Expected number of asbestos-related lung cancers in the Netherlands in the next two decades: a comparison of methods
Occupation Environmental Medicine 2016 February 8 [Epub ahead of print] [Link]
Van der Bij S, Vermeulen RC, Portengen L, Moons KG, Koffijberg H.
Exposure to asbestos fibres increases the risk of mesothelioma and lung cancer. Although the vast majority of mesothelioma cases are caused by asbestos exposure, the number of asbestos-related lung cancers is less clear. This number cannot be determined directly as lung cancer causes are not clinically distinguishable but may be estimated using varying modelling methods.
We applied three different modelling methods to the Dutch population supplemented with uncertainty ranges (UR) due to uncertainty in model input values. The first method estimated asbestos-related lung cancer cases directly from observed and predicted mesothelioma cases in an age-period-cohort analysis. The second method used evidence on the fraction of lung cancer cases attributable (population attributable risk (PAR)) to asbestos exposure. The third method incorporated risk estimates and population exposure estimates to perform a life table analysis.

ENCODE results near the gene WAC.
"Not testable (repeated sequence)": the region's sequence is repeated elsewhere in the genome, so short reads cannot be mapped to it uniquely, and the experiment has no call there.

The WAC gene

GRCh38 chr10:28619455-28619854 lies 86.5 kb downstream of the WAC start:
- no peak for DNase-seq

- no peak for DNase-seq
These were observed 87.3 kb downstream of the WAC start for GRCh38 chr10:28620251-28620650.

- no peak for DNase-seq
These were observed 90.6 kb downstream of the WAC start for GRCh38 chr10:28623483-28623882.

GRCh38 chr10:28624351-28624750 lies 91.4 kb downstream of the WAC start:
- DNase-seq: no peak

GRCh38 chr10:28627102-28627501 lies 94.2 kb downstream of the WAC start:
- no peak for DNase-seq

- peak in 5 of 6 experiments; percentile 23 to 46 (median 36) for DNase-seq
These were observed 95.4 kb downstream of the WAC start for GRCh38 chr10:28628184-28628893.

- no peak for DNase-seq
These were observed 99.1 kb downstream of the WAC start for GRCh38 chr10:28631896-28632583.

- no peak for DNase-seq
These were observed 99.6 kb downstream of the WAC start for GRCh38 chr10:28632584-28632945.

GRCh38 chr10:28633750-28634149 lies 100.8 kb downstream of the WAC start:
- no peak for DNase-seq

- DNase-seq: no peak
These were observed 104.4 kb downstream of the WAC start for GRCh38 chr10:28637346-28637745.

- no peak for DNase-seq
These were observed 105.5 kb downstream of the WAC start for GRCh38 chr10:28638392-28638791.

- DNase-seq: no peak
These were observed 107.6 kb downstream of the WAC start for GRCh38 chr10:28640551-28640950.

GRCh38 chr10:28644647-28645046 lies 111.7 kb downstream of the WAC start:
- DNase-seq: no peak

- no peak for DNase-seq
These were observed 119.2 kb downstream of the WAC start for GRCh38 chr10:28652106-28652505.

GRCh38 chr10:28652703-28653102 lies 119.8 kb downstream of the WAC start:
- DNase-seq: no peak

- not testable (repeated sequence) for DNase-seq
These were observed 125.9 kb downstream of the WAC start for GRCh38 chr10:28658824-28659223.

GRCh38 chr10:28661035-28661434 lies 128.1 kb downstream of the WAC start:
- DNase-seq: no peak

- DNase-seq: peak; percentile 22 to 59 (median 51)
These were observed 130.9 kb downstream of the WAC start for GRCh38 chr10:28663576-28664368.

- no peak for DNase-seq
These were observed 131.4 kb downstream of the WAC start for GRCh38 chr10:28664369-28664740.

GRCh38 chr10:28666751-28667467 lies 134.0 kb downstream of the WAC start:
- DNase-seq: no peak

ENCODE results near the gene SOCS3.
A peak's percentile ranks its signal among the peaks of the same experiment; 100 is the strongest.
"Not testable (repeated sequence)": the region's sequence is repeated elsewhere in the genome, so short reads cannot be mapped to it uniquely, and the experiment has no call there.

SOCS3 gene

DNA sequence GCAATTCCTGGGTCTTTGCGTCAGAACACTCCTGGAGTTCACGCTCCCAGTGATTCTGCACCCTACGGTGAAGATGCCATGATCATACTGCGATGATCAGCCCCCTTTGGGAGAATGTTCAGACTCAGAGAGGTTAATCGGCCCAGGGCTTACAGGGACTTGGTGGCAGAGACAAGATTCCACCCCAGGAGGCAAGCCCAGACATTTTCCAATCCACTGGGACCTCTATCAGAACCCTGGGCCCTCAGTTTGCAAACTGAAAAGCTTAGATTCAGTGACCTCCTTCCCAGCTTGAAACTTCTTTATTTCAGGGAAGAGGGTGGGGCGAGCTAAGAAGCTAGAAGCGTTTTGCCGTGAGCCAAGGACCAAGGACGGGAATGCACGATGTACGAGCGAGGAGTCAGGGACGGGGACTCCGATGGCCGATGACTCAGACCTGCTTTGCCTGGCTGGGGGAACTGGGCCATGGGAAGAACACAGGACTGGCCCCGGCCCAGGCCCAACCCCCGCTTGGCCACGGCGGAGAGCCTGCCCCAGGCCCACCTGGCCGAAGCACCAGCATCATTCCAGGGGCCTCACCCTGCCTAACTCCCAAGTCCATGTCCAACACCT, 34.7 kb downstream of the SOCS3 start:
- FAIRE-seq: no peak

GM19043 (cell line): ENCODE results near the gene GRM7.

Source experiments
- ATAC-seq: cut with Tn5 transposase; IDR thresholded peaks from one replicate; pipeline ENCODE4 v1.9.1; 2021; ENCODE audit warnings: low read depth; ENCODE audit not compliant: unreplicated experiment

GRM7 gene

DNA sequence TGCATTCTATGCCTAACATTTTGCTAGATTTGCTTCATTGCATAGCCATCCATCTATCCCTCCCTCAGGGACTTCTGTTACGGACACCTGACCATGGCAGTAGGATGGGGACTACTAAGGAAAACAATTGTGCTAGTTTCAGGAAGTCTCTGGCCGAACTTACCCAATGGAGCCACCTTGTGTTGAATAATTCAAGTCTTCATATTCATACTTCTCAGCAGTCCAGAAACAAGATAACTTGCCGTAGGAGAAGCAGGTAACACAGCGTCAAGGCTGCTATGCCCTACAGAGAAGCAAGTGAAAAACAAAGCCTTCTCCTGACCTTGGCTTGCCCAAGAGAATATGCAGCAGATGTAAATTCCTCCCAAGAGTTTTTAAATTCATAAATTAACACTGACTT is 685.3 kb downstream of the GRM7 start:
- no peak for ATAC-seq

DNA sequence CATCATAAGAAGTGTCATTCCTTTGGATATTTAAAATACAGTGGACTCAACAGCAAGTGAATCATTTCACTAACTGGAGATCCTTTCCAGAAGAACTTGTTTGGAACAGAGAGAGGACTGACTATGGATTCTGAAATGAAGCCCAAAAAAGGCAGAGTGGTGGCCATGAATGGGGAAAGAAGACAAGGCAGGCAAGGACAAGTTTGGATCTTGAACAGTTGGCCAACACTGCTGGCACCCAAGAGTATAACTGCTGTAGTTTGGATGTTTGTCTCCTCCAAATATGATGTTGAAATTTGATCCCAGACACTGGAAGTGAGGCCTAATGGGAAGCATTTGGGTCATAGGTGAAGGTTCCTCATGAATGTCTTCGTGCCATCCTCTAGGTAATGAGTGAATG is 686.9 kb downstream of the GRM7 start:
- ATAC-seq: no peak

The three methods varied substantially in incorporated evidence. Moreover, the estimated number of asbestos-related lung cancer cases in the Netherlands between 2011 and 2030 depended crucially on the actual method applied, as the mesothelioma method predicts 17 500 expected cases (UR 7000-57 000), the PAR method predicts 12 150 cases (UR 6700-19 000), and the life table analysis predicts 6800 cases (UR 6800-33 850).
The three different methods described resulted in absolute estimates varying by a factor of ∼2.5. These results show that accurate estimation of the impact of asbestos exposure on the lung cancer burden remains a challenge.